Be a Devil’s Advocate in Your Negotiations

The Roman Catholic Church used the Devil’s Advocate to investigate candidates for sainthood to see if there was anything negative concerning their candidacy. The idea behind the Devil’s Advocate is that if it is someone’s job to do an investigation, any detrimental information will come up as a result of this scrutiny. However, in the 1980’s Pope John Paul II did away with the Devil’s Advocate system, probably as outdated.

Mediators use the Devil’s Advocate as a device to give a reality check to one of the parties and point out the flaws in their arguments. The expression used is usually, “Let me play the Devil’s Advocate.” By saying you are going to play the Devil’s Advocate the Mediator is not his own advocate and, therefore, isolated from criticism.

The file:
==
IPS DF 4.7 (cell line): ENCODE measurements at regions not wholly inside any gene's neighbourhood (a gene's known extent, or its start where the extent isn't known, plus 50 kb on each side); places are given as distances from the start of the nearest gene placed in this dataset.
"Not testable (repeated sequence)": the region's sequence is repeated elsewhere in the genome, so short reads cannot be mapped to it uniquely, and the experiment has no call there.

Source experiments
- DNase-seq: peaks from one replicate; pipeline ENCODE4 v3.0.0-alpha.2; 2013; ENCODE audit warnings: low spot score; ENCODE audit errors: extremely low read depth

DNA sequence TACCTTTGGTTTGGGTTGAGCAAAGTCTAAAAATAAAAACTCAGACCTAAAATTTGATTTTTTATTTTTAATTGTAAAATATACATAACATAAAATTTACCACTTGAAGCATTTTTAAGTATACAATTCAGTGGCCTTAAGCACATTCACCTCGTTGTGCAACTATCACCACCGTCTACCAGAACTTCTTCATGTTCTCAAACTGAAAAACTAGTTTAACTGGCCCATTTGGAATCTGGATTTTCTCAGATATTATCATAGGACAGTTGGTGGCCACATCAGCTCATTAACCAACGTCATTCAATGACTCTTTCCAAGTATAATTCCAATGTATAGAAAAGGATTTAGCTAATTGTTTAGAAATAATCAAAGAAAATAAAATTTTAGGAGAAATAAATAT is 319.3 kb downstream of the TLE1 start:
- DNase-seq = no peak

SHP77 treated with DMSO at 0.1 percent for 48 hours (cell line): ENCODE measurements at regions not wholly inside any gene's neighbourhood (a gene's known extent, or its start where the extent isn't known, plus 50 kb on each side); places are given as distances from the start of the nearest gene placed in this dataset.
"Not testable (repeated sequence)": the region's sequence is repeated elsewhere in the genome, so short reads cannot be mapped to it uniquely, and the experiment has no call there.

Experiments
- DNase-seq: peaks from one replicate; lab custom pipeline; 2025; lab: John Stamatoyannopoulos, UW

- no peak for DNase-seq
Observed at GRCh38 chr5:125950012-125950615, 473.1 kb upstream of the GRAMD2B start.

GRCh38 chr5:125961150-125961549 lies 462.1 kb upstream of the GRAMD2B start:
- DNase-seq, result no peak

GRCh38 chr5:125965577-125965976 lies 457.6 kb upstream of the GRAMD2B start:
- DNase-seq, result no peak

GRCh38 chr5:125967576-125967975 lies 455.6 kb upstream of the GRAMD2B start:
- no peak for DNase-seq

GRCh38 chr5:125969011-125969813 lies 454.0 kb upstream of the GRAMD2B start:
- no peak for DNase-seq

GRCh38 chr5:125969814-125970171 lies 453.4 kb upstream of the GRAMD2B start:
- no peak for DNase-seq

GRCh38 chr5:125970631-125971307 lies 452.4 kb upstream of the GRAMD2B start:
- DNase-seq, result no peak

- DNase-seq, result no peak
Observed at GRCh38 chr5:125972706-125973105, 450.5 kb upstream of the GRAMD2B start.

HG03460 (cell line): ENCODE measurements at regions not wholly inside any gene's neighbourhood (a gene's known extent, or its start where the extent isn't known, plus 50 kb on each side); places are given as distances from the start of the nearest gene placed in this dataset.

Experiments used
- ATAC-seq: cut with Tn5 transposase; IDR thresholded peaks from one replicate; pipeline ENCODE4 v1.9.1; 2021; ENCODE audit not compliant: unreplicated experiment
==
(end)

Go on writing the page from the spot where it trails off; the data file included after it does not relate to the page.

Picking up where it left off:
It is a convention so it does not appear that the Mediator is actually making the comments on his own behalf. By taking the outsider’s role, the Mediator can point out the flaws in the other side’s case. It is a great device because the other side cannot take offense. It is not the Mediator talking; it is the Devil.

Obama’s Cabinet is a Group of Rivals. Will this allow them to be Devil’s Advocates? Allowing others to dissent and show that there are negatives to any proposed action is a good thing. It looks as thoughObama is going to allow his staff and cabinet members to question his decisions if they disagree. Maybe the Devil’s Advocate is not so outdated after all.

Rule 29: How To Negotiate Like A Pro

Mary Greenwood, Attorney Mediator, and Author of How to Negotiate like a Pro, 41 Rules for Resolving Disputes

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